Redux: Thunk vs. Saga

Two of the most common ways of dealing with side effects in Redux applications today are thunks and sagas.

Thunk: You Got Function All In My Actions

Most people will ask, what's a thunk? And why do I need it?

The most straightforward explanation of a thunk I've seen is by Kyle Simpson (of You Don't Know JS fame) in his Rethinking Asynchronous Javascript course for Front End Masters (highly recommended!).

A thunk is a function that already has everything it needs to execute.

What does that have to do with redux thunk? I'm not sure either.

As you know, in Redux, actions are defined by JSON. Redux-thunk allows you to send a function instead. Rather than [only] prescribe a state change for the reducer to carry out, you can write some logic to execute immediately and dispatch other actions.

This is great for small use cases, however for more than a few functions, a better approach is middleware ... or sagas.

How do I use this thing?

Add the redux-thunk middleware to the store.

import { createStore, applyMiddleware, compose } from "redux";  
import thunkMiddleware from "redux-thunk";  
import rootReducer from "../reducers";

const createStoreWithMiddleware = compose(  
  applyMiddleware(thunkMiddleware)
)(createStore);

export default function configureStore(initialState) {  
  const store = createStoreWithMiddleware(rootReducer);
  return store;
}

configureStore.js

This file just exports a function that returns the store to be added to the Provider element.

Using compose to create the createStoreWithMiddleware function is just a fancier way of writing

const store = createStore(  
    rootReducer,
    applyMiddleware(thunkMiddleware)
);

Write an action that returns a function. This function will take the dispatch method as a parameter. You can use this to call subsequent actions.

import * as types from "../constants/ActionTypes";

export function receiveBooks(data) {  
  return {
    type: types.RECEIVE_BOOKS,
    books: data.books,
    categories: data.categories,
    genres: data.genres
  };
}

export function fetchBooks() {  
  return dispatch => {
    fetch("/books.json").then(response => {
        const data = response.json();
        dispatch(receiveBooks(data));
    })
    .catch(error => 
        dispatch({ type: types.FETCH_FAILED, error })
    );
  };
}

book-actions.js

In this action creator file, we have one standard action, receiveBooks() and one thunk(ed) action, fetchBooks(). fetchBooks() just defines an arrow function taking dispatch as a parameter. The receiveBooks action is dispatched on success.

Saga: A Heroic Tale Of Dispatching

"Again with the names, what's a saga?!" If you are or were a fan of fantasy or science fiction, you already know. For the others, a saga is just a series of connected stories.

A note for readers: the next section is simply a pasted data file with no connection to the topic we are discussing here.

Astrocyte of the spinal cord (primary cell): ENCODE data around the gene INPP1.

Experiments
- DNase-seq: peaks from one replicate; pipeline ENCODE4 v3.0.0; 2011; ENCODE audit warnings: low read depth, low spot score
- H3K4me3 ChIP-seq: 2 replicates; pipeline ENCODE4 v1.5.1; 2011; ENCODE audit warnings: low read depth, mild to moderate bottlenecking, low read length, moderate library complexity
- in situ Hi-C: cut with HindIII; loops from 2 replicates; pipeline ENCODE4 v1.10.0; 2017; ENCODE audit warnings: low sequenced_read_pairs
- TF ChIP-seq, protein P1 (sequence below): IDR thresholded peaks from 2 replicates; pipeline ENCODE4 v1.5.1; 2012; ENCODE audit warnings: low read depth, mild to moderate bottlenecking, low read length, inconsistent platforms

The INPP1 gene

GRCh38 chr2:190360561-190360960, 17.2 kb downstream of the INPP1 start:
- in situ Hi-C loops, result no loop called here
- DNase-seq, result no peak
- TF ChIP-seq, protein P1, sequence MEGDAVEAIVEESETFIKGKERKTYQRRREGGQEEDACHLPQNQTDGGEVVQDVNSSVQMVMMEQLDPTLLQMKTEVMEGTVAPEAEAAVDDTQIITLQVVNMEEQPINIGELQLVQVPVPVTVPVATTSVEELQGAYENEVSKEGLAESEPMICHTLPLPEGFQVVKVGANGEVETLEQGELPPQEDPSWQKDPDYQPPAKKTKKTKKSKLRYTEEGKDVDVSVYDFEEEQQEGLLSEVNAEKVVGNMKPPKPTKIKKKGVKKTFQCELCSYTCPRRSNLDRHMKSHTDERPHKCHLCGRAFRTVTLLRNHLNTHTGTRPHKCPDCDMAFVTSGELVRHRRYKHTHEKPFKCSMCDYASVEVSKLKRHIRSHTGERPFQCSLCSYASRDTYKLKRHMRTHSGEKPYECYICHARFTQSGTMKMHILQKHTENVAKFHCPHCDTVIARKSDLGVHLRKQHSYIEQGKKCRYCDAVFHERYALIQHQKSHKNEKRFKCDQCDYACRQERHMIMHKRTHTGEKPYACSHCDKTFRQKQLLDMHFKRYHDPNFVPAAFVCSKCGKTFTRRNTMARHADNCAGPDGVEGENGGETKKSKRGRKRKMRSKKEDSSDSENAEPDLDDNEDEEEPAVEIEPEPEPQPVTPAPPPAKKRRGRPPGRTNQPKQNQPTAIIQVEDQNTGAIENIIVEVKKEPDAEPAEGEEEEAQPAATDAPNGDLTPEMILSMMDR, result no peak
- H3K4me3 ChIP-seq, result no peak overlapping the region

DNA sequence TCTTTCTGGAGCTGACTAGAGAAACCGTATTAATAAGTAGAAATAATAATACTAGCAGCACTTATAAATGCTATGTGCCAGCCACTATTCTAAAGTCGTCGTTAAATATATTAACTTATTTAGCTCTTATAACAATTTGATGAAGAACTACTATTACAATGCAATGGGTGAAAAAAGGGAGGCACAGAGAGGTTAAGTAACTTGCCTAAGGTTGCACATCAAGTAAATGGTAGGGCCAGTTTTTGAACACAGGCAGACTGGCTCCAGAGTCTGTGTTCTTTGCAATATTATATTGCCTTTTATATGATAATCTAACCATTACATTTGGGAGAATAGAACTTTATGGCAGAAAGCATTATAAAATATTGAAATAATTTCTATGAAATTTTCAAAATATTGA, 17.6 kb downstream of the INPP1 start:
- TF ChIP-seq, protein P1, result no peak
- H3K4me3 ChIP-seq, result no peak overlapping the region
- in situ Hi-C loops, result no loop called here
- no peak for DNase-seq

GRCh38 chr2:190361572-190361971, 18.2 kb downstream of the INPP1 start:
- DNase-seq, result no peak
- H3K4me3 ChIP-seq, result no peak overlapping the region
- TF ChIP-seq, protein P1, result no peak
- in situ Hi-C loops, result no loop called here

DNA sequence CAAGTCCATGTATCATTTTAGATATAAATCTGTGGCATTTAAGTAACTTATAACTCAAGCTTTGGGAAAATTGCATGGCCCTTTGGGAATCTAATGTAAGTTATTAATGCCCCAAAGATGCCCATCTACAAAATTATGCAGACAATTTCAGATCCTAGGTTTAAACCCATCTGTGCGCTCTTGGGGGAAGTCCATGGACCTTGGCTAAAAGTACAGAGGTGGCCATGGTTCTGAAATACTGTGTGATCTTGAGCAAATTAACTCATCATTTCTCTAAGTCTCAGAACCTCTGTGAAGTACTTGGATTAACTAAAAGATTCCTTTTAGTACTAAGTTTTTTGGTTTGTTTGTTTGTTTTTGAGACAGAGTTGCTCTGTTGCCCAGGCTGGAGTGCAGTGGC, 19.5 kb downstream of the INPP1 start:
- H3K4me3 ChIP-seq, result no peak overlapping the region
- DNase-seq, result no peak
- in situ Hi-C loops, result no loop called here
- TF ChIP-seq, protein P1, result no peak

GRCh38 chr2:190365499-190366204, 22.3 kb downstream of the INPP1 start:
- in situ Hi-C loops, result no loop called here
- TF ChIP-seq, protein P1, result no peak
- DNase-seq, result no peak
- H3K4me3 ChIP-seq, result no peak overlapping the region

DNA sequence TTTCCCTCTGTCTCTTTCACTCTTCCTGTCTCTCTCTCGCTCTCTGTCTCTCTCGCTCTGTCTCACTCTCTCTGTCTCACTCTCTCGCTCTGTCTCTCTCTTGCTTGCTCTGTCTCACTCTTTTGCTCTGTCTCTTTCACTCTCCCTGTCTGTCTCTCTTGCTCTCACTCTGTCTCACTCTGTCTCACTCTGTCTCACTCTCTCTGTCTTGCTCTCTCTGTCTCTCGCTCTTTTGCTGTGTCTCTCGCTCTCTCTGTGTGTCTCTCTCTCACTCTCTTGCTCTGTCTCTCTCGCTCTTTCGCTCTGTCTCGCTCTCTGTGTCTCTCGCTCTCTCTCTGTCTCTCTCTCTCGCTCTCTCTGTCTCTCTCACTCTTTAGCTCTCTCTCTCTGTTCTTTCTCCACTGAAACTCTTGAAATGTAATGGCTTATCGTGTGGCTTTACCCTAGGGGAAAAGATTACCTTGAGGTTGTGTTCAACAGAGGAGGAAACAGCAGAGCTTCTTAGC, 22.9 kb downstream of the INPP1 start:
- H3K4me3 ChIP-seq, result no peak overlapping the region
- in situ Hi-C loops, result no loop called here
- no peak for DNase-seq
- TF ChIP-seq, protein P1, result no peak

For the case of redux-saga, I'll let the README do the honor:

Sagas are responsible for orchestrating complex/asynchronous operations.

Sagas are created using Generator functions.

Since sagas take advantage of the yield keyword to halt execution within a function, they empower you to write the steps necessary to complete your action and let the Javascript engine manage the execution.

Executing functions in series can otherwise be tricky, your other option being a promise chain.

How do I use this thing?

Add redux-saga middleware to the store.

import { createStore, applyMiddleware, compose } from "redux";  
import createSagaMiddleware from "redux-saga";  
import rootReducer from "../reducers";

const sagaMiddleware = createSagaMiddleware();

const createStoreWithMiddleware = compose(  
  applyMiddleware(sagaMiddleware)
)(createStore);

export default function configureStore(initialState) {  
  const store = createStoreWithMiddleware(rootReducer);
  return store;
}

configureStore.js

Define your saga.

import { takeLatest } from "redux-saga"  
import { call, put } from "redux-saga/effects"

function* fetchBooks(path) {  
   try {
      const data = yield call(fetch, path);
      yield put({type: "RECEIVE_BOOKS", data });
   } catch (e) {
      yield put({type: "FETCH_FAILED", message: e.message});
   }
}

function* fetchSaga() {  
  yield* takeLatest("FETCH_BOOKS", fetchBooks);
}

export default fetchSaga;  

sagas/index.js

fetchSaga() listens for all FETCH_BOOKS actions and calls fetchBooks() once received. takeLatest() just means that if there are multiple actions fired, the most recent will be run and previous ones will be cancelled.

What's the benefit of using a saga here?

Since fetchBooks() as a saga is a Generator function, the call to the fetch api with the yield keyword will block until the promise is resolved. Also, since it is blocking, we can make use of try/catch for error handling.

Another benefit is testing. The call and put methods return javascript objects, so in unit tests you can simply test each value yielded by your saga function with equality comparison. Testing thunks often requires complex mocking of the fetch api or other functions.

Import and run saga.

import { createStore, applyMiddleware, compose } from "redux";  
import createSagaMiddleware from "redux-saga";  
import rootReducer from "../reducers";  
import fetchSaga from "../sagas";

const sagaMiddleware = createSagaMiddleware();

const createStoreWithMiddleware = compose(  
  applyMiddleware(sagaMiddleware)
)(createStore);

export default function configureStore(initialState) {  
  const store = createStoreWithMiddleware(rootReducer);
  sagaMiddleware.run(fetchSaga);
  return store;
}

configureStore.js

Since we already added the saga middleware to the store, the only thing that remains is to import and run the saga we defined.